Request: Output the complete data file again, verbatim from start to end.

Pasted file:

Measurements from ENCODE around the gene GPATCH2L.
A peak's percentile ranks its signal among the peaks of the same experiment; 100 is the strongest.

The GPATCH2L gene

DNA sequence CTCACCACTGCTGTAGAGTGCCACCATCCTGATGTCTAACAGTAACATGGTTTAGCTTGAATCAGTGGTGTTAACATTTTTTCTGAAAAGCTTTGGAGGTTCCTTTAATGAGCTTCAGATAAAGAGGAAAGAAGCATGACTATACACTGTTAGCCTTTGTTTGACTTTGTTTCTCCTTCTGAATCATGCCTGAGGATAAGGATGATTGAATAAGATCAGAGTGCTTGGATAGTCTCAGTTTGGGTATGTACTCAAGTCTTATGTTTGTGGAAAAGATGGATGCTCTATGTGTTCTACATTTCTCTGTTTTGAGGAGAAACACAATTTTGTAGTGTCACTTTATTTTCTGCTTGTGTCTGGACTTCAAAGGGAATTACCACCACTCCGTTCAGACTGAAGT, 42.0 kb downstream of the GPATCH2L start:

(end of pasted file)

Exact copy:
Measurements from ENCODE around the gene GPATCH2L.
A peak's percentile ranks its signal among the peaks of the same experiment; 100 is the strongest.

The GPATCH2L gene

DNA sequence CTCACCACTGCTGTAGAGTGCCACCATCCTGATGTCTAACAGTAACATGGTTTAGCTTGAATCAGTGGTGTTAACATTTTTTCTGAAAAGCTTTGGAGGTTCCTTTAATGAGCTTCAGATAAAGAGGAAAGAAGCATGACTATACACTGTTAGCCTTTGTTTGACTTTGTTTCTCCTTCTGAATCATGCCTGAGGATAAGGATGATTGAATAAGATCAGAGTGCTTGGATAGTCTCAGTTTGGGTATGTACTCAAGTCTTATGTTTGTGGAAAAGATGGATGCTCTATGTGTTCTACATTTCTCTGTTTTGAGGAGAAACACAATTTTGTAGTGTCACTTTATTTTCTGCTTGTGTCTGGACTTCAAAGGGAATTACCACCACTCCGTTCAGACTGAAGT, 42.0 kb downstream of the GPATCH2L start: